May 16, 2013, 7:08 PM
I didn't know you could set up Google voice without a smartphone and the app. How do you do it?
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CellStudent

May 17, 2013, 12:39 PM
gloopey1 said:
I didn't know you could set up Google voice without a smartphone and the app. How do you do it?



It's easy, you just have to do all the configuration and management from a PC using the web interface on voice.google.com.

Once it is set up, you can utilize the service completely by SMS through the handset.
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Jarahawk

May 19, 2013, 12:47 AM
I agree. Google Voice beats Carrier voice mail hands down. I use Google Voice with Friends and Family. I have advised individuals who carry two phones to drop one and sign up for GV. It just makes too much sense. As far as using it without a smartphone...of course. I HAVE a smartphone and I don't make calls from the GV app because I need my phone to call FROM my Google Number. Not some random number like the app does. All one has to do is call one's own Google number and make calls from it.
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CellStudent

May 22, 2013, 11:53 AM
Jarahawk said:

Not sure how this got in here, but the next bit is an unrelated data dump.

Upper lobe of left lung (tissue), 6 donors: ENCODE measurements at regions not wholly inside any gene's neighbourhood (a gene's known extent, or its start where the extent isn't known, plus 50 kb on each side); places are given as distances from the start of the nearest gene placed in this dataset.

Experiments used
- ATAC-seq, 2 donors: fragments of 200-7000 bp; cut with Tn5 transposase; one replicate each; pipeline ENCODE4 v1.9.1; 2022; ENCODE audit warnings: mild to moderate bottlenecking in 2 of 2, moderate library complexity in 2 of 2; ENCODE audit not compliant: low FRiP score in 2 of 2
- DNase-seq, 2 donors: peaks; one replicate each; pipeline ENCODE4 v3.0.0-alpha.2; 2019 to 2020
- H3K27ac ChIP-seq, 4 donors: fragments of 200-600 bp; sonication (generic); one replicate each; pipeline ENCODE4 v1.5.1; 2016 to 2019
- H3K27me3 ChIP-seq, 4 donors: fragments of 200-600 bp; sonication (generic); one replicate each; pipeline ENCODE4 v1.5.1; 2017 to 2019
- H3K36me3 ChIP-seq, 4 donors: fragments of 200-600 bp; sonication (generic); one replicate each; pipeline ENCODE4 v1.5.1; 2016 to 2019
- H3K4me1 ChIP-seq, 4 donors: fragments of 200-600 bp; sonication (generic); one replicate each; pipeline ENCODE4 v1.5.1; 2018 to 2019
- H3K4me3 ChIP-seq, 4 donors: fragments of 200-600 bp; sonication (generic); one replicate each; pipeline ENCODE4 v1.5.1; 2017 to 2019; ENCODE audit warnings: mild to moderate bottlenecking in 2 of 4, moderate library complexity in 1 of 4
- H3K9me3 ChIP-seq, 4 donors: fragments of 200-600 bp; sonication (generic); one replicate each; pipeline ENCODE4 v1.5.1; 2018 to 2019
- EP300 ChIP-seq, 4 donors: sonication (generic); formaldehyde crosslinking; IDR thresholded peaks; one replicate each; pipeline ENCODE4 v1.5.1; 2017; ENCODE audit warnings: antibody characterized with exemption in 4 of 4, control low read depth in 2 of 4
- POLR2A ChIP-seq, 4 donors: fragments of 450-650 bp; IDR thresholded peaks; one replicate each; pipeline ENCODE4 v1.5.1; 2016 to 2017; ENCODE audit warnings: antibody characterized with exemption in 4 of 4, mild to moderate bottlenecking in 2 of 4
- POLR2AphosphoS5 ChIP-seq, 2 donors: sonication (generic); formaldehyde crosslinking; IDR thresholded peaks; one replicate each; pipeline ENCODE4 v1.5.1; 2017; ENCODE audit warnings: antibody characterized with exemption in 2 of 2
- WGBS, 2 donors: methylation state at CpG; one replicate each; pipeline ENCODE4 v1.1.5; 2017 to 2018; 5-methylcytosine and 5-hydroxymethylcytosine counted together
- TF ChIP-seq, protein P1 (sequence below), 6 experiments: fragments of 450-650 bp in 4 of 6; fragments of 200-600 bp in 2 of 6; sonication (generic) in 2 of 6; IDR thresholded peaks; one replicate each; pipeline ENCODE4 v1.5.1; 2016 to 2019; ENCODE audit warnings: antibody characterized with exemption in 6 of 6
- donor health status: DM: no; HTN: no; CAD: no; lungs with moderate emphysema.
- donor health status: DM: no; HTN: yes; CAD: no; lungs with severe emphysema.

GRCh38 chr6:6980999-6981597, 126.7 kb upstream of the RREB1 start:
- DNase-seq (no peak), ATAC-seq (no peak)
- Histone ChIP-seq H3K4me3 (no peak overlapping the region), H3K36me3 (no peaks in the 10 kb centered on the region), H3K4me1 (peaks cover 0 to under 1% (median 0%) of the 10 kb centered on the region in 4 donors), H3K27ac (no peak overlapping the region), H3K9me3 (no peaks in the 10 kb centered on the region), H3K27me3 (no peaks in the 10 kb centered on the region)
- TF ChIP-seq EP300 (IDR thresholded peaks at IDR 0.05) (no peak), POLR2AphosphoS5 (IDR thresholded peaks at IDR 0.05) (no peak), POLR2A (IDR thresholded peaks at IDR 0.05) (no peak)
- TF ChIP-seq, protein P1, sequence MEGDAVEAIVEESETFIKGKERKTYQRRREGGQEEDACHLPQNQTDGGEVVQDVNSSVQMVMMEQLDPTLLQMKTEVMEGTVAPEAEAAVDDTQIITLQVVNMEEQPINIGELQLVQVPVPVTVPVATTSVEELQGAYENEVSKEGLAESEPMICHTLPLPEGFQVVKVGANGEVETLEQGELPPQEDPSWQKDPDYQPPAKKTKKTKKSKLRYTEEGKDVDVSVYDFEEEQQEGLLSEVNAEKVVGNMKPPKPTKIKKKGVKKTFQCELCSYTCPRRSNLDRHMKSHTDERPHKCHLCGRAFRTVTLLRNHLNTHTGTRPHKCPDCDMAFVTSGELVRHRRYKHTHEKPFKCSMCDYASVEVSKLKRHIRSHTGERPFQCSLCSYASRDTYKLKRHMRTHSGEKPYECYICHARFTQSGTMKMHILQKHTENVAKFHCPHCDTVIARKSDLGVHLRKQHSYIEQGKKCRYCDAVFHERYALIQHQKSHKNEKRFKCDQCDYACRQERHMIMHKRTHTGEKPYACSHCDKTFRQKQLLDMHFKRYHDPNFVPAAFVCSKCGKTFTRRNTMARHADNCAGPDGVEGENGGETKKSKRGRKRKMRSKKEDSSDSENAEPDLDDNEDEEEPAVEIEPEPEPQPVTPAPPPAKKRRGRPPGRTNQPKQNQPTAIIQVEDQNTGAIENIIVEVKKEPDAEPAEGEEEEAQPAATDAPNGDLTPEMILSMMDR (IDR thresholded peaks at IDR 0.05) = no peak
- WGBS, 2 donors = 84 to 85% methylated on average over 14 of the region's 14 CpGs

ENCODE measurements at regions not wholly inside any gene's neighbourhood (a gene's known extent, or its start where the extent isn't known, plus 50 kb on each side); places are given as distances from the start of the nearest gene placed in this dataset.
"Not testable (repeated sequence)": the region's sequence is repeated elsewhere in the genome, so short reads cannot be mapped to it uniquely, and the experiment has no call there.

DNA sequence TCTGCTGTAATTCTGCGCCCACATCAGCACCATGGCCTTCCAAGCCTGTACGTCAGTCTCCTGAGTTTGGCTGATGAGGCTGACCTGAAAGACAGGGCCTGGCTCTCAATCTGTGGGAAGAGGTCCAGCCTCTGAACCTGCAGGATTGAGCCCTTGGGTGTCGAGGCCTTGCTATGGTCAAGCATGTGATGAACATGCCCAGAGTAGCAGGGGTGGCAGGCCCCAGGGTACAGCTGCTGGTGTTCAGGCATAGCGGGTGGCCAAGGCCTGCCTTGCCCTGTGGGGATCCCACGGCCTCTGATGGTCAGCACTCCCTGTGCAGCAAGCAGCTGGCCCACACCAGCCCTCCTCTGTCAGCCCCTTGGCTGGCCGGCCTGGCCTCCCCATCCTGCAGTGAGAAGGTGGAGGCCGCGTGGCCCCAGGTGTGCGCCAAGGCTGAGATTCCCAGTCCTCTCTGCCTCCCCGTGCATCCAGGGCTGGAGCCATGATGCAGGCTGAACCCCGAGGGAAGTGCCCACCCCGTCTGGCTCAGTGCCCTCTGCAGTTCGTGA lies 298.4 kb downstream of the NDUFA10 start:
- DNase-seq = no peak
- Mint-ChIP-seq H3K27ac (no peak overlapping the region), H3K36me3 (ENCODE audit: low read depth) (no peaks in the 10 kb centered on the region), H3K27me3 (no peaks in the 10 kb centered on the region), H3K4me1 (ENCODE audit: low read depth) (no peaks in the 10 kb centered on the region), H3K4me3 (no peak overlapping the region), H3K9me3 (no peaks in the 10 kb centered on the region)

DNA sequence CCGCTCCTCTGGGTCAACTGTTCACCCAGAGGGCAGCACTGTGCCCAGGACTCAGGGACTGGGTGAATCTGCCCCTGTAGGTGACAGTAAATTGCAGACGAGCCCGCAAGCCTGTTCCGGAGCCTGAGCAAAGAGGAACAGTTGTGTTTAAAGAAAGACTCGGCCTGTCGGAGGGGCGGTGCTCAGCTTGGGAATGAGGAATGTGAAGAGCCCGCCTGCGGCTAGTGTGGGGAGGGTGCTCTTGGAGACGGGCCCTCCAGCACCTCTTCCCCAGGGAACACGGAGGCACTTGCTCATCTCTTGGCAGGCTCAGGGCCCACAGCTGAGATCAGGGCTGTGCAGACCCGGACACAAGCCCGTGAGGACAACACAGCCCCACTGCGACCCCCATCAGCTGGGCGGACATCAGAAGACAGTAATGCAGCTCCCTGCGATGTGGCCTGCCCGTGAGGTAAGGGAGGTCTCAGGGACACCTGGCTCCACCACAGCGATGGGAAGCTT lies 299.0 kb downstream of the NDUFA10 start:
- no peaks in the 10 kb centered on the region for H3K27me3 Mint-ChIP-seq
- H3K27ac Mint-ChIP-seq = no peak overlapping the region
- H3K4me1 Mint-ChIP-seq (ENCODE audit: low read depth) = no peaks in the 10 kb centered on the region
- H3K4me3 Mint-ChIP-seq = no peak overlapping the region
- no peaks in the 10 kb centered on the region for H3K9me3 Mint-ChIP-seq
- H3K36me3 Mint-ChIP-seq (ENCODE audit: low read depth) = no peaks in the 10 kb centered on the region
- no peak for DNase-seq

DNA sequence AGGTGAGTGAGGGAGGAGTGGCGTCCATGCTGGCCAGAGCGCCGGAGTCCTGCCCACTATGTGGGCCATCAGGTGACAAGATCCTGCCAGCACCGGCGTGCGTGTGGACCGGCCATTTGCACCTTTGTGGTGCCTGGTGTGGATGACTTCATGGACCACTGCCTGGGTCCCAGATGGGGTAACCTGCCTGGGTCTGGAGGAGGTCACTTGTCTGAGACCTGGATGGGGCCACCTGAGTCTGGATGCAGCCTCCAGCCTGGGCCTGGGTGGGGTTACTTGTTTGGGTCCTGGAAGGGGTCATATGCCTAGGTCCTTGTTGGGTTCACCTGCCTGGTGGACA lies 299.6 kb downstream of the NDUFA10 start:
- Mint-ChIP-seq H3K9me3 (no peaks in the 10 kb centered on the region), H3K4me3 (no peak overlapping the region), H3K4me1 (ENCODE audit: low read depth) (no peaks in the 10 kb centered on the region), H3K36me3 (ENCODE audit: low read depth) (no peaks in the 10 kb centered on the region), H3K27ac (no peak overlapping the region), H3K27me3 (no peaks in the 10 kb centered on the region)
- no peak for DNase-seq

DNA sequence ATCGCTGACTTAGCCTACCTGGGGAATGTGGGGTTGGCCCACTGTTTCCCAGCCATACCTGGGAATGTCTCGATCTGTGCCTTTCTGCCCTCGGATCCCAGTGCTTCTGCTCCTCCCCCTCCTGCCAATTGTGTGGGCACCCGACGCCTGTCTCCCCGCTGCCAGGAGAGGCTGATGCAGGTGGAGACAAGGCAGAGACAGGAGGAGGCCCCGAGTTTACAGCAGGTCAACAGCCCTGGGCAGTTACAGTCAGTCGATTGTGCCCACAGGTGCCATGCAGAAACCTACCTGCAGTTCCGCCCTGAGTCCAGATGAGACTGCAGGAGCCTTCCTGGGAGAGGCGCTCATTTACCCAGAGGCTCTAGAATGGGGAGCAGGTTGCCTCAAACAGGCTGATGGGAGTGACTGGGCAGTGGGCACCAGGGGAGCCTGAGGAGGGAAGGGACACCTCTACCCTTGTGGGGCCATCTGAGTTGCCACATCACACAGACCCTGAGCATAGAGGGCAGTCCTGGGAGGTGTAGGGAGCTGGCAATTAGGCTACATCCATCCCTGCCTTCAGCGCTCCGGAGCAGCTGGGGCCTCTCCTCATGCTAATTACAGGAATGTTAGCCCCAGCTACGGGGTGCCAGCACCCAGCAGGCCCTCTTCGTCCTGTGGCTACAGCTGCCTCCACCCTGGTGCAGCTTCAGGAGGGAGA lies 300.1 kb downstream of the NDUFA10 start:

I HAVE a smartphone and I don't make calls from the GV app because I need my phone to call FROM my Google Number. Not some random number like the app does. All one has to do is call one's own Google number and make calls from it.



I know what you're talking about, but you concerns about using the app because of the "random numbers" dialed are unfounded.

The unique numbers dialed by GV are internal to Google only. Your Google Voice number always appears on the receiving party's caller ID.

Install the app and do a couple test calls. Your fears are completely without merit; the google-assigned quasi-random numbers are transparent and meaningless. No one will ever know you're using th...
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Jarahawk

May 22, 2013, 11:39 PM
True. The person I am calling sees my number, but Verizon sees me dialing a random number and NOT my Google number. It's all about Friends and Family. I need Verizon to see me dialing my F&F.
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Jarahawk

May 22, 2013, 11:41 PM
The last GV app I owned which didn't behave this way was for my 9630. I miss it dearly.
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gloopey1

May 23, 2013, 11:42 AM
Cellstudent, I appreciate your help. I wish others used these forums the way you do rather than as a bash-a-thon.

If I initiate a call from my Google voice inbox, does the call charge my daytime minutes? I added that number to my free calling circle. When I do this, it rings my phone and pairs it to the person I dialed from my inbox.
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CellStudent

May 24, 2013, 10:13 AM
I use so few "minutes" on my phone lines that I don't really care about how the calls record. I get by fine with zero benefit from M2M and F&F numbers.

I've heard of schemes to make all your calls route through Google Voice, making them essentially free; but I'm not a party to how they work, because I don't use enough minutes for it to matter to me.


However, it sounds like Jarahawk might be milking that cash cow. Give a yell over there and see what happens.
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gloopey1

May 25, 2013, 9:26 AM